Our brains continue to process sounds during sleep, so a good night’s sleep hinges on a quiet environment—which is easier said than done in a college dorm. Noise-canceling headphones can help. Earplugs should always be within arm’s reach, and white noise machines or apps can be quite effective in drowning out unwanted noise. An extra throw rug or two will also absorb sound and help keep noise levels down.
Sleep masks are an easy way to make your sleep environment as dark as possible to help ensure your best sleep. They are great for midday napping, and they also come in handy when your roommate has a different sleep schedule than you. Blackout curtains or shades will help keep that morning light out when it is not quite time for class. If curtains are provided, some chip clips can help close any gaps that let in light when you are trying to get that all-important sleep.
Some lavender may be just the thing to help you relax and drift off to sleep. A 2006 study involving forty-two female college students found that lavender aromatherapy had a beneficial effect on insomnia and depression, while a small study published in 2012 found that nighttime exposure to lavender relieved sleepiness upon awakening.
A fan can help keep the room cool as well as provide some white noise, while an extra blanket or two can come in handy if your roommate prefers a colder sleep climate. Creating a sleep-conducive environment is crucial for college students, as the dorm can often be a hub of activity, making it challenging to unwind and relax.
We’re talking sleep here—but don’t hesitate to hang a do-not-disturb sign on the door if you are hitting the hay early for a morning class or need a nap after a particularly grueling midterm exam.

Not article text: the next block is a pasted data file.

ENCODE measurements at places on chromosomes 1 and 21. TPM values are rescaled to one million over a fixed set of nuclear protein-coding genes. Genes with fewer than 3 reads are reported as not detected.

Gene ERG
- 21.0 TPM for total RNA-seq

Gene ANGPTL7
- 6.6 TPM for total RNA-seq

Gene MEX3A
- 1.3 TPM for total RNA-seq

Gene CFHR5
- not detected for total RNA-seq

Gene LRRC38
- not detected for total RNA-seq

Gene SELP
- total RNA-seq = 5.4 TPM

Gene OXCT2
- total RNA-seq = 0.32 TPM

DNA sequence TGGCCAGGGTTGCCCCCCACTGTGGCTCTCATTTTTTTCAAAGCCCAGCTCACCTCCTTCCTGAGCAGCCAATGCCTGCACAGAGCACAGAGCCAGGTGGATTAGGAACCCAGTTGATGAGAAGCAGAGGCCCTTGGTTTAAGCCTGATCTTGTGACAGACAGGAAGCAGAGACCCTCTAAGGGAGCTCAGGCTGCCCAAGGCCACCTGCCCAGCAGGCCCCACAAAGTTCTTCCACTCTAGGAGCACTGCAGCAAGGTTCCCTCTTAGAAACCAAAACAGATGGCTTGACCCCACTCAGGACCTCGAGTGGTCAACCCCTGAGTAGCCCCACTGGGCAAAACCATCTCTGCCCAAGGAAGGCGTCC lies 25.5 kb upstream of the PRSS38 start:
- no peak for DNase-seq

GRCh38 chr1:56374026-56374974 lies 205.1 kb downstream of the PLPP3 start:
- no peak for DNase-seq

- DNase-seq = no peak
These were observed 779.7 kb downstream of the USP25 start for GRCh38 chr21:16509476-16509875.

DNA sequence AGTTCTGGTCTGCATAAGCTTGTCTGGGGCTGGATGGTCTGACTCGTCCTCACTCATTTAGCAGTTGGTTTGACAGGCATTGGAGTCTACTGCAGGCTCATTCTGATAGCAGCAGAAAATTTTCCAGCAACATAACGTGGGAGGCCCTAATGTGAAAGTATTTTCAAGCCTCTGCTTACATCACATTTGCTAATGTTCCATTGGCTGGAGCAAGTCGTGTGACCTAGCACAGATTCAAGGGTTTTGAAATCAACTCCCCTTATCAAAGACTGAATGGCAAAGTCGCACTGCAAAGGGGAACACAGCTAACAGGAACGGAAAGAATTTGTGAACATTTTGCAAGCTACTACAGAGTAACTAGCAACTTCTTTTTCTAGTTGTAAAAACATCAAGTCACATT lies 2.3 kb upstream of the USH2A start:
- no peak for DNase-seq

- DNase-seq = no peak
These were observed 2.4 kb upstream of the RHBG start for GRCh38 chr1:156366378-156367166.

It can also help to put your phone on do-not-disturb mode or silent, allowing yourself to disconnect from notifications and avoid the temptation to scroll through social media or respond to messages late into the night. Creating a technology-free sleep zone in your dorm room helps signal to your brain that it’s time to wind down and improves the chances of a peaceful and rejuvenating slumber.
If your dorm allows for flexibility in furniture arrangement, try placing your bed as far as possible from high-traffic areas like the front and bathroom doors to reduce noise as much as possible.
Consider hallway signage that politely reminds 2:00 a.m. partygoers that dorm residents are sleeping. Sometimes a friendly reminder will help keep the noise down when other students are trying to get the sleep they need.
It’s great for everyone to respect the need for sleep—in yourself and in others. Showing your roommate and hallmates consideration when they are trying to get some shut-eye may cause them to pay back the kindness.
Consistently getting sufficient sleep is critical for learning, for focus, for helping you deal with stress, for a healthy weight—for your physical and emotional health—and for optimal cognitive functioning. Getting the best sleep possible will go far in helping you make the very most of your college experience.
Explore more sleep-related resources, tips, and research at bettersleep.org.